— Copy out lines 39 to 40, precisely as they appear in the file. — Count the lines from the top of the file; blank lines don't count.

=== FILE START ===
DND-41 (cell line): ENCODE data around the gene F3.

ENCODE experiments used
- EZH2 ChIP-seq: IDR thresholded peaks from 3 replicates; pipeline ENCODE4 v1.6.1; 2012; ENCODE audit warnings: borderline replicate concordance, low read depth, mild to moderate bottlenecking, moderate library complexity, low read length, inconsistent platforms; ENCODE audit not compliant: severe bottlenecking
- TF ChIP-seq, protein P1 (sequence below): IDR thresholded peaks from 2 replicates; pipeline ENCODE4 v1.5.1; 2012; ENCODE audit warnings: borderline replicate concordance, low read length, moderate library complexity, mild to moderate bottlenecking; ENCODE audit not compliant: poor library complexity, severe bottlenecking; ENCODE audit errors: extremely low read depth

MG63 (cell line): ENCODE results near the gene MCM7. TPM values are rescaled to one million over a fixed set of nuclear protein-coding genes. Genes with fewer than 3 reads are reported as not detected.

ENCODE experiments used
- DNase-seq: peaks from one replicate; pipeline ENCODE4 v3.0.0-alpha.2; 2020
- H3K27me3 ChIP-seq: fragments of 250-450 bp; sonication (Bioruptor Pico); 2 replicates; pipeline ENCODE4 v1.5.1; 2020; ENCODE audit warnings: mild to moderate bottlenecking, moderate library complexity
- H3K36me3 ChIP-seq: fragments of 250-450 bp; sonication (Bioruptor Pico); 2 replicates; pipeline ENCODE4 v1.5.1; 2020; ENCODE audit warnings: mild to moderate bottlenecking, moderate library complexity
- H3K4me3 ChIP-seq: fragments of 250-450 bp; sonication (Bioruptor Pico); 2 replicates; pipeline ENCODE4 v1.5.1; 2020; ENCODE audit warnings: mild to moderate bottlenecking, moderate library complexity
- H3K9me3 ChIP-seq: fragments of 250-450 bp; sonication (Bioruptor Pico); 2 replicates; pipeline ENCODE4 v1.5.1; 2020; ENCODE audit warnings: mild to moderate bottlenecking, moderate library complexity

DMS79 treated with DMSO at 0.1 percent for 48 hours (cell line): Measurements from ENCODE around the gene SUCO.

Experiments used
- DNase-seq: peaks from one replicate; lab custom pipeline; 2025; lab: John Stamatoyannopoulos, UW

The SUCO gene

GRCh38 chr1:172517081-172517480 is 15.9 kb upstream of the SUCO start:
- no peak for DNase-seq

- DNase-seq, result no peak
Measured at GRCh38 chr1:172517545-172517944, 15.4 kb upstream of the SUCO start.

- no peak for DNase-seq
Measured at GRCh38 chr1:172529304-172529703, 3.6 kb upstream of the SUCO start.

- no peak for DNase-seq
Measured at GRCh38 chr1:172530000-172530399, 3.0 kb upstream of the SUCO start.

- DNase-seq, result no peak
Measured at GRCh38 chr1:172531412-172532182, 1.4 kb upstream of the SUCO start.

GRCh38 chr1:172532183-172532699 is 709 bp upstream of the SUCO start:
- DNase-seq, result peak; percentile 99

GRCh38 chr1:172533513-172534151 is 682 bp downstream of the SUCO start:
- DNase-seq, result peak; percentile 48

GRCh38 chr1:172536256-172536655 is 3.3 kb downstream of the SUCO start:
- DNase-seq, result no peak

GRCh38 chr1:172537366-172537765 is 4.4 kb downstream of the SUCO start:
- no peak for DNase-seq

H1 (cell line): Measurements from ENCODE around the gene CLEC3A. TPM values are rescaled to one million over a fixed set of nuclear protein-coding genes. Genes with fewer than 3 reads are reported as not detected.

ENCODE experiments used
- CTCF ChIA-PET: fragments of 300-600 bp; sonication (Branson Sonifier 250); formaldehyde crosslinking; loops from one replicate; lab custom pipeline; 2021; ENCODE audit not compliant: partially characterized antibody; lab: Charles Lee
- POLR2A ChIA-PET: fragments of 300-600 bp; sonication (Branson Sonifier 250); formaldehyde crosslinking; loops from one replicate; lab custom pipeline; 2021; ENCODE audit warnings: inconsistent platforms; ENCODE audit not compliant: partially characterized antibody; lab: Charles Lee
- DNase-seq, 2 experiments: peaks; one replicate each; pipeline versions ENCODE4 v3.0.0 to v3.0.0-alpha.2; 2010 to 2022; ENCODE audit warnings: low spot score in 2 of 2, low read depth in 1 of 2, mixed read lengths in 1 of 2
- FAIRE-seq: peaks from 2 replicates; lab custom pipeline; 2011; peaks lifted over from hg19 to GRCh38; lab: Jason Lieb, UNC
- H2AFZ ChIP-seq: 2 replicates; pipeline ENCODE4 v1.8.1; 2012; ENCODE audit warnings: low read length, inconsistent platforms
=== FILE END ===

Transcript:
- FAIRE-seq: peaks from 2 replicates; lab custom pipeline; 2011; peaks lifted over from hg19 to GRCh38; lab: Jason Lieb, UNC
- H2AFZ ChIP-seq: 2 replicates; pipeline ENCODE4 v1.8.1; 2012; ENCODE audit warnings: low read length, inconsistent platforms